When we think of the term “addiction,” most of us think of drug abuse such as cocaine, heroin, cannabis or amphetamines, but in fact there are many different kinds of addiction included in, or being considered for inclusion in the Diagnostic and Statistical Manual of Mental Disorders (DSM): the psychiatry “bible” for such matters. With 1 in 8 Americans addicted to something, the list makes for some scary reading. In no particular order, the most common non-drug addictions in North America are:
Caffeine addiction didn’t make it into the most recent update of the DSM, although caffeine withdrawal and caffeine overdose did. Nevertheless, it is widely considered to be the most common addiction in the world. Around 68 million Americans drink at least three cups of coffee a day, and it is estimated that 3 out of 4 regular caffeine drinkers are actually addicted to the drug.
Although caffeine addiction is not as harmful as some other drug addictions, it can have serious consequences for a minority of people. Caffeine withdrawal can induce nervousness, restlessness and agitation, as well as severe headaches and depression.
Compulsive gambling is an addiction which did make it into the DSM, and it’s a problem which is growing. In today’s digital age, it’s easier than ever to gamble, whether you’re betting on sports, playing scratchcards or gambling with online slot machines.
Gambling addiction is an impulse control problem, and it can start very young—figures suggest that an astonishing 750,000 people between the ages of 14 and 21 have some form of gambling addiction. Although not associated with the physical health problems of drug addiction, gambling addiction wrecks lives and is strongly associated with a fall into criminal activity.
Internet addiction per se is not in the DSM, although Internet gaming addiction is being considered for inclusion. However, most of us know someone who’s preoccupation with online activity is disruptive to their lives, and online technology now encroaches upon every area of life. Of course, just checking your Facebook and email umpteen times a day does not necessarily constitute a problem addiction, but for many young people in particular Internet addiction can bring about or exacerbate serious psychological and mental health issues, including depression and social anxiety.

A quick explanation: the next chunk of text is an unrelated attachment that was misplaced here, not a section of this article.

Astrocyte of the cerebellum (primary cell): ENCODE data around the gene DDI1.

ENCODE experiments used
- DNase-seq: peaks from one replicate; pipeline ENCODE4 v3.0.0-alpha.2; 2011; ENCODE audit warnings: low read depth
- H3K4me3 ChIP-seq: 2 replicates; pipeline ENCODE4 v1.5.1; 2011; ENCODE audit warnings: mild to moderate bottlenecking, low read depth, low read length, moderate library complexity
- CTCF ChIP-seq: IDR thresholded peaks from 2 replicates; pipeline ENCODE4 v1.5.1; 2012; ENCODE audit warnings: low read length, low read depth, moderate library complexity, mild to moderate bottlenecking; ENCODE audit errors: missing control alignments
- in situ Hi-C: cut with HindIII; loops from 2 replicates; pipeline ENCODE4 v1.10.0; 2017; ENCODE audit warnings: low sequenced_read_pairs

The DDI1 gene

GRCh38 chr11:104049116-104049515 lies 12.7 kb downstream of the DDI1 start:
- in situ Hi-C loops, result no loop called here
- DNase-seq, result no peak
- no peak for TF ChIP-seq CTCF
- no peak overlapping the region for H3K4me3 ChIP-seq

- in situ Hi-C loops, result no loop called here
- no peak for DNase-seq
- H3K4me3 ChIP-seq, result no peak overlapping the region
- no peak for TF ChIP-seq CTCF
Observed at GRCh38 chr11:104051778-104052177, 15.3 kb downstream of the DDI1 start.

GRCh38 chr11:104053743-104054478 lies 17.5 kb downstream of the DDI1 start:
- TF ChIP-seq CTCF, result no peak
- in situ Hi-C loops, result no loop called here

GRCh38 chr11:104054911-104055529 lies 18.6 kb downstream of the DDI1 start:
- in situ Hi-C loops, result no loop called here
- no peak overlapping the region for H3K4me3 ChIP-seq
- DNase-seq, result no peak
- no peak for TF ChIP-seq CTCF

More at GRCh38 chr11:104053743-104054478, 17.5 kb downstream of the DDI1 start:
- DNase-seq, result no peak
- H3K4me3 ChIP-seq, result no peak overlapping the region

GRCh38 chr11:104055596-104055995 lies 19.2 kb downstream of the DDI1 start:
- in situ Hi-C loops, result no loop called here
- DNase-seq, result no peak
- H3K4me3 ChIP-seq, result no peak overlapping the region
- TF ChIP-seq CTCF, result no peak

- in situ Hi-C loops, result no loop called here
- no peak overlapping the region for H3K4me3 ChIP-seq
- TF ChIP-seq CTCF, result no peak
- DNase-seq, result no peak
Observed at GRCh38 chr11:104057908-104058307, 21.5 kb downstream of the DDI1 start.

Clearly one of the world’s most prominent addictions, alcohol addiction (technically a drug addiction) is estimated to directly cause nearly 2 million deaths worldwide each year, and is strongly linked to over 60 diseases. It is also linked to spousal abuse and violence, yet this drug is widely and legally available around the world.
Estimated to cost the US alone over $170 billion a year, the cost to individual families is incalculable. As well as serious liver disease and other health problems, alcohol addiction is a serious issue for society as a whole.
Another perfectly legal drug, but one we often don’t consider as a drug addiction—and another huge addiction problem is nicotine addiction. Nearly half a million premature deaths a year in the US alone are directly attributable to smoking. Although smoking does not have the same societal problems as alcohol or drug addiction – people rarely resort to crime to fund their smoking habit, for instance – it’s an often overlooked addiction which is very hard to beat.
Workaholism is much more than just working hard or putting in some extra hours. Those who are addicted to work use their work as a psychological crutch which often masks other underlying mental health conditions. An addiction to work can prevent the individual from forming healthy relationships, enjoying any leisure time or getting or staying physically healthy.
Work addiction is not in the DSM, but it is increasingly recognized as a unique set of symptoms by health professionals, and typically requires quite a complex therapy treatment in order to uncover and beat the reasons why the work addiction formed in the first place.
Shopping addiction is similar to gambling addiction in that it is an impulse control problem, and for the first time it is being considered for inclusion in the next edition of the DSM. It is estimated that around 5% of people have some kind of spending addiction, and one of the giveaway signs is often a secret life of some kind, as the individual attempts to hide how much they are spending. This creates a vicious circle, whereby the stress of the secrecy leads to more emotionally-based spending.